“Continued investment in malaria control will propel Malawi, a malaria-endemic country along the path to achieve the 2015 Millennium Development Goals, especially those relating to improving child survival, maternal health, eradicating extreme poverty and expanding access to education,” according to the press statement released April 25 by the Ministry of Health.

Millions of lives depend on the strong support and the Ministry of Health is optimistic that living a malaria-free life is an attainable goal.

The Daily Times newsroom.

The future of press freedom in Malawi

Joyce Banda was sworn in as Malawi’s newest president on April 7 under the terms of the constitution, following two days of political uncertainty after the sudden death of the late Bingu wa Mutharika.

Having won national and international recognition for championing the education and rights of underprivileged girls, Banda’s ascension to the state house has raised hopes for a fresh start for the impoverished nation.

But in a place where a two-day national news blackout left Malawian media scrambling to ascertain the fate of the late head of state, what can be said for the future of press freedom under the new leader?

According to Daniel Nyirenda, deputy editor of The Daily Times and editor of The Business Times, it will take more than a transition of power to translate into improved media freedom.

“We are at a period now where there has been a suppression of media freedoms,” said Nyirenda, citing “bad laws” for press freedom that were enacted during Mutharika’s second term of office.

“We’ve also seen threats from the executive arm of government on the media and the banning of advertising to media that is unfriendly to government,” Nyirenda added.  “Reporters or even newspapers are afraid to publish certain stories for fear of getting a backlash from the executive arm of government.”

When asked if rights media might improve now that the executive arm of government is under Banda’s new leadership, Nyirenda said he is unsure.

“In my view, I think much won’t change because it’s the same people really, just wearing new clothes.  In Malawi, we have people who believe in controlling the media…so much won’t change.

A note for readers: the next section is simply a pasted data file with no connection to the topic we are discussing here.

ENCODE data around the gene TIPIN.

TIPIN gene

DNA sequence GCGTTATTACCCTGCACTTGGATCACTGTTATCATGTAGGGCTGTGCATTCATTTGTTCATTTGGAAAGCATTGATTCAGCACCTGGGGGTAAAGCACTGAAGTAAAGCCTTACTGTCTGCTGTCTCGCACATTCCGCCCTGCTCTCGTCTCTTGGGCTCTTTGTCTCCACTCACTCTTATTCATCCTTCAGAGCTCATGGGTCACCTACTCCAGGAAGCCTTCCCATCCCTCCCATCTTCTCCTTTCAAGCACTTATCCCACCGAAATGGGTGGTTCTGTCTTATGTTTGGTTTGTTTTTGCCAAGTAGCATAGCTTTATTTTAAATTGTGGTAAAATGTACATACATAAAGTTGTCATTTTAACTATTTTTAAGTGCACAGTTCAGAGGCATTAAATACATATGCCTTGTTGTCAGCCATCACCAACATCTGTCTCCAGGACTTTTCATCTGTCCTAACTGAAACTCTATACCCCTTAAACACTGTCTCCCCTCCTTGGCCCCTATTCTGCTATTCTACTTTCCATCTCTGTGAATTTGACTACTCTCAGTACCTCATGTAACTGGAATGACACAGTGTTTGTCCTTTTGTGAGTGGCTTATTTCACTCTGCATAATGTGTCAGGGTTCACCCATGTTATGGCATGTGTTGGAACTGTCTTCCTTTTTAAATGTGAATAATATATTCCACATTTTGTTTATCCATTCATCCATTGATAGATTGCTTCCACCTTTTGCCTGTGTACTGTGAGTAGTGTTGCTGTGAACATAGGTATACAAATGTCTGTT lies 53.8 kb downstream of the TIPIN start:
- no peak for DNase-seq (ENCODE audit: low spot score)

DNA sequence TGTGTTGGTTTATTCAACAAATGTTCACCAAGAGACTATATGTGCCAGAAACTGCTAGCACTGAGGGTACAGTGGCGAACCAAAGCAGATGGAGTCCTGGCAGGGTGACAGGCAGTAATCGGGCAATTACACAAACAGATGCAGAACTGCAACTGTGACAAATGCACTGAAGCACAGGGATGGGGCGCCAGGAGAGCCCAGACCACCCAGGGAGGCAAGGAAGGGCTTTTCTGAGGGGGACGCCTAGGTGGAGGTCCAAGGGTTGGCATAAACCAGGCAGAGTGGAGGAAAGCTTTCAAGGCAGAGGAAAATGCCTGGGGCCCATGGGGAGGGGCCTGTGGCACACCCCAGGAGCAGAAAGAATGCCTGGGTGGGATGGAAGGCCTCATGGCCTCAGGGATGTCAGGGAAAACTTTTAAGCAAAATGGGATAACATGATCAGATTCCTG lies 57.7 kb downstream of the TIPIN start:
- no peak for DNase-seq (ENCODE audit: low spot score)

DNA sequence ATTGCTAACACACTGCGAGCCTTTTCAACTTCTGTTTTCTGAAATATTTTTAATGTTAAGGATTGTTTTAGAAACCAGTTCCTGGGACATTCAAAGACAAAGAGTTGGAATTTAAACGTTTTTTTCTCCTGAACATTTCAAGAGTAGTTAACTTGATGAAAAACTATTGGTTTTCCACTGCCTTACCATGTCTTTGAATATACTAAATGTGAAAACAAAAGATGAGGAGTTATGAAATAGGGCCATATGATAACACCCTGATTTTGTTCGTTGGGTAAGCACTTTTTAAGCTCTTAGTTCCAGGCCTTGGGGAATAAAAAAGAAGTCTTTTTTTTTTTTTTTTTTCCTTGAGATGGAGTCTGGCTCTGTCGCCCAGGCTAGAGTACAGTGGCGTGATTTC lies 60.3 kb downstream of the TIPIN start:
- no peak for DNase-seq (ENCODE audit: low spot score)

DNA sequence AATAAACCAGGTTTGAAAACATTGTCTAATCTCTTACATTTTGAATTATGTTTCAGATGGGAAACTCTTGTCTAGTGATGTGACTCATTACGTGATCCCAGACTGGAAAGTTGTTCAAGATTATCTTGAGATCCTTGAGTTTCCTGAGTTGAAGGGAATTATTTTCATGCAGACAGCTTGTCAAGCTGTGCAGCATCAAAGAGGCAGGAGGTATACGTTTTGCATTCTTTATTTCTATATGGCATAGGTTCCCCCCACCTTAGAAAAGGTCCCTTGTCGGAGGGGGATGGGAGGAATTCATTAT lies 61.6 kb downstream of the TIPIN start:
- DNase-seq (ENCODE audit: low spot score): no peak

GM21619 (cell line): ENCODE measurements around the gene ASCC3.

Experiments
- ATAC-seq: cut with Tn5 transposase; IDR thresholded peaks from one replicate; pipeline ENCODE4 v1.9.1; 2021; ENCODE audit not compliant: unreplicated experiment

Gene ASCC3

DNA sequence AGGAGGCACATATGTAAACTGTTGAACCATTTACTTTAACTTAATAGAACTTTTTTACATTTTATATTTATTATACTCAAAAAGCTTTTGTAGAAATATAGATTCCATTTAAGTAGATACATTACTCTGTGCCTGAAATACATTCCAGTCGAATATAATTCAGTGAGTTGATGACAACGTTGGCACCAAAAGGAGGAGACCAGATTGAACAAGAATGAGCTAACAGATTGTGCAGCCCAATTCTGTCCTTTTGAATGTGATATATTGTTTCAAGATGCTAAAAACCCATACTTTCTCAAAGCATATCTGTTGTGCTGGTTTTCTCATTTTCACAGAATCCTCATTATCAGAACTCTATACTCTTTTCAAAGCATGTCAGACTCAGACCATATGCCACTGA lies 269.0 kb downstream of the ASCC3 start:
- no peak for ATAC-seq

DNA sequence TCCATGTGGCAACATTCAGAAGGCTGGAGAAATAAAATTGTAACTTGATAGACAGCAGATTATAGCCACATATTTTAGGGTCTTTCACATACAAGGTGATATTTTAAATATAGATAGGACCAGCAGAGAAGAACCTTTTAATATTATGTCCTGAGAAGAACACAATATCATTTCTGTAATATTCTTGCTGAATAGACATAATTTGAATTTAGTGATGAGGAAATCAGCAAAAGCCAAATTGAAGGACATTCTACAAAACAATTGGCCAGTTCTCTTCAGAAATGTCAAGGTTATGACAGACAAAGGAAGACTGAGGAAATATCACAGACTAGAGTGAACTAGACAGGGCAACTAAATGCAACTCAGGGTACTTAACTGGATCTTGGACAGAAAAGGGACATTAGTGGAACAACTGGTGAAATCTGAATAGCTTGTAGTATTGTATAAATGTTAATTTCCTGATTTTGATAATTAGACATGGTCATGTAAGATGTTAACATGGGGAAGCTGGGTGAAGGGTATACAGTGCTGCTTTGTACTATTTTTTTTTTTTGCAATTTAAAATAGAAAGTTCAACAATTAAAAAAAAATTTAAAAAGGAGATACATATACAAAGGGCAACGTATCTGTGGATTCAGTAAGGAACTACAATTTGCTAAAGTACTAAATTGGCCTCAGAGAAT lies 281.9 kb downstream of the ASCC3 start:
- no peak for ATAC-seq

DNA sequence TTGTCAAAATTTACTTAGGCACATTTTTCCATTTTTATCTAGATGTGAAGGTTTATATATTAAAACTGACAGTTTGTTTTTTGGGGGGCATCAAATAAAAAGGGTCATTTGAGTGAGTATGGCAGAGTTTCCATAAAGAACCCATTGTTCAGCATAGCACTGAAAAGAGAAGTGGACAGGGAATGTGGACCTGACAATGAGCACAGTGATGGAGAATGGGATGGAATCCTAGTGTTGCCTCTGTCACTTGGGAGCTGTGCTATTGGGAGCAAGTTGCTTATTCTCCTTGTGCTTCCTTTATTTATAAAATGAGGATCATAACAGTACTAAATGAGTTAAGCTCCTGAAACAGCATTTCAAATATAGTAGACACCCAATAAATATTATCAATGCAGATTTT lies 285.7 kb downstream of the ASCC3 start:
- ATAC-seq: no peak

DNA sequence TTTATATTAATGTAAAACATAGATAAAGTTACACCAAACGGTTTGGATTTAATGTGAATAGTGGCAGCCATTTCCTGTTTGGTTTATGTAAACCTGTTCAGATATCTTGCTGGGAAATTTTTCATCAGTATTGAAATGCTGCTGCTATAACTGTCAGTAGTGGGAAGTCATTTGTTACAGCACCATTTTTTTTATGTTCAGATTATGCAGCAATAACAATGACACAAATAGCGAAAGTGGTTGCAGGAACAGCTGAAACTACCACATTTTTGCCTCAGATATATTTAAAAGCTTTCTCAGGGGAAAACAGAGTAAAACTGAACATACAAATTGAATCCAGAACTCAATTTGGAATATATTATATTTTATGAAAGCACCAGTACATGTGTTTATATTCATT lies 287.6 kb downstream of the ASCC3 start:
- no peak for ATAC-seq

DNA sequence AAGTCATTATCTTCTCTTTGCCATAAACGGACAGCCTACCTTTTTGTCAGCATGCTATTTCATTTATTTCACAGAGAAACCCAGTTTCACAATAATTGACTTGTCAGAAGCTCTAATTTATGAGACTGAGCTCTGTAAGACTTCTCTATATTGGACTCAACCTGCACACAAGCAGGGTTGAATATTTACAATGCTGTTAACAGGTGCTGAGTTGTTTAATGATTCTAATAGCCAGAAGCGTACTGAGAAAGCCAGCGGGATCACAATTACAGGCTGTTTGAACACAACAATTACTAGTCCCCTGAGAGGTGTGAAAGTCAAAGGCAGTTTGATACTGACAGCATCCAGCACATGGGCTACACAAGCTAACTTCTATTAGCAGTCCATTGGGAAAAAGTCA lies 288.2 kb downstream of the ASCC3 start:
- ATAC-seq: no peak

“But, I’m hopeful that now that (Banda) has tasted life in the opposition she has learnt a lesson and she might be more flexible in the way she handles the media.”

Based on comments from The Daily Times’ current chief reporter, Charles Mpaka, Nyirenda’s hope may stand to come true.

While Mpaka said that colleagues working longer in the industry have testified that Banda was averse to criticism from the media and personally attacked journalists when serving as a minister, he added that after she was ousted from the Democratic Progressive Party (DPP) in December 2010 and started her opposition People’s Party, “she was reachable on her phones and willing to talk all the times that (he) phoned her.”

However, he added, the interviews were on issues serving her interests.

“From the experience that I have had with Malawian politicians, I would not rush to conclude that things will get easier for the media.  Politicians do change when they get the power and influence.”

When asked what needs to change to usher in a new “normal” for press freedom in Malawi, Nyirenda said that it’s not the people that need to change but the system.

“We still have a hangover of one-party dictatorship in our laws,” said Nyirenda.  “We also need to change MBC (Malawi Broadcasting Corporation) from a state-controlled institution to a public institution.

“We need to reviews these things – then there will be adequate press freedom in this country.”

This article was originally published on the Toronto Star website on May 4, 2012.